|Researchers Identify Novel Type of Antibody that Potently Inhibits HIV Infection
A small antibody fragment that is highly effective in neutralizing the human
immunodeficiency virus (HIV) by preventing the virus from entering
cells has been identified by researchers at the National Cancer
Institute (NCI), part of the National Institutes of Health (NIH).
This finding may provide insight into the development of new treatments
against HIV and other viruses, hopefully in the not too distant
future. The study appears online Oct. 20, 2008, in Proceedings
of the National Academy of Sciences.
Treating HIV-infected individuals is difficult because the virus is able to mutate
and become resistant to antiretroviral drugs. "In the United States,
it is estimated that more than 50 percent of patients who are receiving
antiretroviral therapy for their HIV infection carry strains of
the virus that are resistant to treatment with at least one of
the currently available antiretroviral drugs," said NCI Director
John E. Niederhuber, M.D. "The development of new drugs against
HIV is an urgent public health need."
Antibodies are large proteins naturally produced by the immune system to help
fight disease-causing foreign invaders, such as viruses and bacteria. Although
the general structure of all antibodies is very similar, a small region at the
tip of the protein is extremely variable, allowing millions of antibodies, characterized
by slightly different tip structures, to exist and bind to different targets,
known as antigens. Previous research has shown that reducing antibodies to the
smallest independently functional fragment, known as a variable domain, can extend
their utility as therapeutic agents. These fragments, called domain antibodies
(dAbs), retain the variable tip structure and, therefore, the antigen-binding
specificity of the parent antibody. Because of their small size, they are able
to access targets that cannot be reached by much larger, whole antibodies.
In an earlier study, the researchers identified a unique antibody, called m0,
while screening a large library of antibodies directed against the HIV protein,
Env (also known as gp120). The library contained the variable portions of antibodies
that can bind to Env antigens. "We found an antibody fragment that exhibited
the ability to neutralize HIV and had properties that allowed us to construct
a novel library containing dAbs directed against HIV," said Dimiter S. Dimitrov,
Ph.D., of NCIís Center for Cancer Research.
Based on m0ís framework, the leading author of the study, Weizao Chen, Ph.D.,
constructed a very large library of dAbs (25 billion different dAbs), screened
it against Env proteins from two different strains of HIV, and identified a dAb,
m36, that bound strongly to different Env proteins and blocked the infectivity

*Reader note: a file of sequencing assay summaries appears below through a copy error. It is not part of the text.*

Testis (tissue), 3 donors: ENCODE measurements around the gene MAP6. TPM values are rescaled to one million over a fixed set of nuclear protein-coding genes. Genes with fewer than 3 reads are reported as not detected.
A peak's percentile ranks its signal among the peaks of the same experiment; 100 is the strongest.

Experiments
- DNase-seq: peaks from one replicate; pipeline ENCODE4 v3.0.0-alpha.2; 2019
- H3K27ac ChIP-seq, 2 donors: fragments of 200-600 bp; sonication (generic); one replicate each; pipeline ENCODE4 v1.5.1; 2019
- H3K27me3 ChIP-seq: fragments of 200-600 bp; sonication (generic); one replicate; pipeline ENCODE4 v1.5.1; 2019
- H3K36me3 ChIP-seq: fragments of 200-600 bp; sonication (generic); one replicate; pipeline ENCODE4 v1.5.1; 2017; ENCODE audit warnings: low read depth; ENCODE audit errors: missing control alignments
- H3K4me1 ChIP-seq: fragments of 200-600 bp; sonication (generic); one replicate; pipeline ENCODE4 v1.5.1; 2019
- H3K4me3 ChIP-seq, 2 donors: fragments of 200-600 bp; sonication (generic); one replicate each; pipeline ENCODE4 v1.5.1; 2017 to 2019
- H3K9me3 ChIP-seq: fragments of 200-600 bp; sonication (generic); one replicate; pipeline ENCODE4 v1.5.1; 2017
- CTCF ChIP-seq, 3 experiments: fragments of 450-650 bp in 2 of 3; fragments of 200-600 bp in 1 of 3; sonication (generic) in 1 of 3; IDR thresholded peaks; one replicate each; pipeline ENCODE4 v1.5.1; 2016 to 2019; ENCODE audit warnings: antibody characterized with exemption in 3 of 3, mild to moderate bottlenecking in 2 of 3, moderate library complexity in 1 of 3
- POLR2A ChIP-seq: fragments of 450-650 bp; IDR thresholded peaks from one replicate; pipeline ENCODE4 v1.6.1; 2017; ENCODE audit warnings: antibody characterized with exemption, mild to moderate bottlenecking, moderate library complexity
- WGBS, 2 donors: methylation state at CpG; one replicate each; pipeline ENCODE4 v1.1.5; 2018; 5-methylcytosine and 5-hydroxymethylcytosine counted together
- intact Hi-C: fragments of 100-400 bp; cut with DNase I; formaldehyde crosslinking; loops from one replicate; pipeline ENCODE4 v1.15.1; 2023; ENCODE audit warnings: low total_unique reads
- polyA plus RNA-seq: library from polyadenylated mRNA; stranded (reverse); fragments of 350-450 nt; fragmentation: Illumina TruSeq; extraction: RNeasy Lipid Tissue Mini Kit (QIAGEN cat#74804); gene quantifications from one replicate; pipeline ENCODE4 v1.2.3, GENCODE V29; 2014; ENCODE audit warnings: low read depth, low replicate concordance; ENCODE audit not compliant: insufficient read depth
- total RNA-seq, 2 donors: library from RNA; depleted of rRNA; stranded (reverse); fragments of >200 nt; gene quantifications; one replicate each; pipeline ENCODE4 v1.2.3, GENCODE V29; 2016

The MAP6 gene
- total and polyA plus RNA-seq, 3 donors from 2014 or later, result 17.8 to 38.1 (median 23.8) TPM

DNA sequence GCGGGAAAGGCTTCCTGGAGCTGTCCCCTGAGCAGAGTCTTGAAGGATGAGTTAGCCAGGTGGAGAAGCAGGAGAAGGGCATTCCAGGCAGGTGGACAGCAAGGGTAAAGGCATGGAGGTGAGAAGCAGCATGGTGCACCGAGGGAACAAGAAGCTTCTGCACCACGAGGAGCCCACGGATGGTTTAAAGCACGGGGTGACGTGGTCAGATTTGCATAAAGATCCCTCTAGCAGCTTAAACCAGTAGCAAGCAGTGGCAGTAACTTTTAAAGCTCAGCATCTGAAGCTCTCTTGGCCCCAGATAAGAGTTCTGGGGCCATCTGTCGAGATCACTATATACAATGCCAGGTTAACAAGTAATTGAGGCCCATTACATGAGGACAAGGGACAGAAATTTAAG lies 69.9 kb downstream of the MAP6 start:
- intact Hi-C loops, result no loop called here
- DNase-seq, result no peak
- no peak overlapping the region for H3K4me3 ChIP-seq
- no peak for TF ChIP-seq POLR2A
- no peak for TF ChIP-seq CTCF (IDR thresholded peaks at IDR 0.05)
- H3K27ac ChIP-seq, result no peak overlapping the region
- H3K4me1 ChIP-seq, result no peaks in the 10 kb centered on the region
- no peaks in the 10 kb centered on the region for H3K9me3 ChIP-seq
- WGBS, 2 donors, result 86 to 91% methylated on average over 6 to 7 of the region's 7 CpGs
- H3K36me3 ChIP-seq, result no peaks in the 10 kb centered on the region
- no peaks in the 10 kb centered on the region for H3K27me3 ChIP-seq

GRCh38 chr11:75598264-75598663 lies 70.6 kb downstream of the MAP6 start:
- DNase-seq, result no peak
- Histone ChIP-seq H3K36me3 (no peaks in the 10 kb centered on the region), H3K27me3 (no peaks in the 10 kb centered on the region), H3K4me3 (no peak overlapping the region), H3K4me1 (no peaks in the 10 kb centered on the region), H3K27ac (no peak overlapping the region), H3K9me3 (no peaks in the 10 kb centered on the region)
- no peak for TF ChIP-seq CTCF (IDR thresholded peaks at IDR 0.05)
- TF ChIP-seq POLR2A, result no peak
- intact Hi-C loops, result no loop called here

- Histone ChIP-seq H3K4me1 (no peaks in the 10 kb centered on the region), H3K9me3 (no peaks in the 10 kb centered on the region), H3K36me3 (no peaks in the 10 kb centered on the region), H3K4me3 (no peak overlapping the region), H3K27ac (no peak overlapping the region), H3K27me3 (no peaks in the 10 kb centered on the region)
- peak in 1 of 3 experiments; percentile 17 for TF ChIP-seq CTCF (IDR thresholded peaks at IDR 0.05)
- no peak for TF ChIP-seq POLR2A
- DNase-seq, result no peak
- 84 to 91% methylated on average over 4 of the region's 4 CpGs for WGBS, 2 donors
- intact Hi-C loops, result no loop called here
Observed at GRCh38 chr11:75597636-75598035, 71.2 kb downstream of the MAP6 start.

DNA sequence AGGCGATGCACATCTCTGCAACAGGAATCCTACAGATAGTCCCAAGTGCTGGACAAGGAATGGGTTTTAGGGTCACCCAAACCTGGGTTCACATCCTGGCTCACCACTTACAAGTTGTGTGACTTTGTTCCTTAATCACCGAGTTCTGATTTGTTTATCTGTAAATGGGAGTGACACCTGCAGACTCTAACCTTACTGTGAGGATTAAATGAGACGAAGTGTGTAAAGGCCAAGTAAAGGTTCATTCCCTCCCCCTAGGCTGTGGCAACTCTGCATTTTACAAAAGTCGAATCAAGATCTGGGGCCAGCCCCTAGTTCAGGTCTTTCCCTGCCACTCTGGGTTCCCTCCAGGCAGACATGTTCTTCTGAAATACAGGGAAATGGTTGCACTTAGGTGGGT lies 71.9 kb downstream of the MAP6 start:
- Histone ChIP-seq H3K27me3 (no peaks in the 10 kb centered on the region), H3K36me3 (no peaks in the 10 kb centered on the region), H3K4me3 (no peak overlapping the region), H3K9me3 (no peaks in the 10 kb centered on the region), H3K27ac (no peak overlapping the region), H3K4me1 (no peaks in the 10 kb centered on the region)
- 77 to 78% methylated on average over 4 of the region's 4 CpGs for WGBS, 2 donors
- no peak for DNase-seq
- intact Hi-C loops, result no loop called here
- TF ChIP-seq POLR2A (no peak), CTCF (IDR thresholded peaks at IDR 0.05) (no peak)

of a broad range of HIV strains. The researchers believe that m36 represents
the first human dAb against HIV reported.
"The antibody fragment that we identified, m36, could have potential in the development
of a therapeutic drug that inhibits HIV," said Dimitrov. "Further research with
this molecule also could offer insight about how the virus infects cells and
how it evades neutralization by the immune system."
The research team is working to test various combinations of m36 with other inhibitors
that may be effective against HIV. The team is also attempting to construct more
potent versions of m36. Partnership with industry could speed the ability to
evaluate m36 as a potential treatment for HIV. Dimitrovís team is also using
this approach to identify dAbs against cancer and other disease-related antigens.
For more information on Dr. Dimitrovís research, please go to http://ccr.cancer.gov/staff/staff.asp?profileid=5749.
NCI leads the National Cancer Program and the NIH effort to dramatically reduce
the burden of cancer and improve the lives of cancer patients and their families,
through research into prevention and cancer biology, the development of new interventions,
and the training and mentoring of new researchers. For more information about
cancer, please visit the NCI Web site at http://www.cancer.gov or call NCI's
Cancer Information Service at 1-800-4-CANCER (1-800-422-6237).
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Medical Research Agency — includes 27 Institutes and
Centers and is a component of the U.S. Department of Health and
Human Services. It is the primary federal agency for conducting
and supporting basic, clinical and translational medical research,
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Reference: Chen, W, Zhu Z, Feng Y, Dimitrov DS. Human domain antibodies to conserved
sterically restricted regions on gp120 as exceptionally potent cross-reactive
HIV-1 neutralizers. Proceedings of the National Academy of Sciences. Online October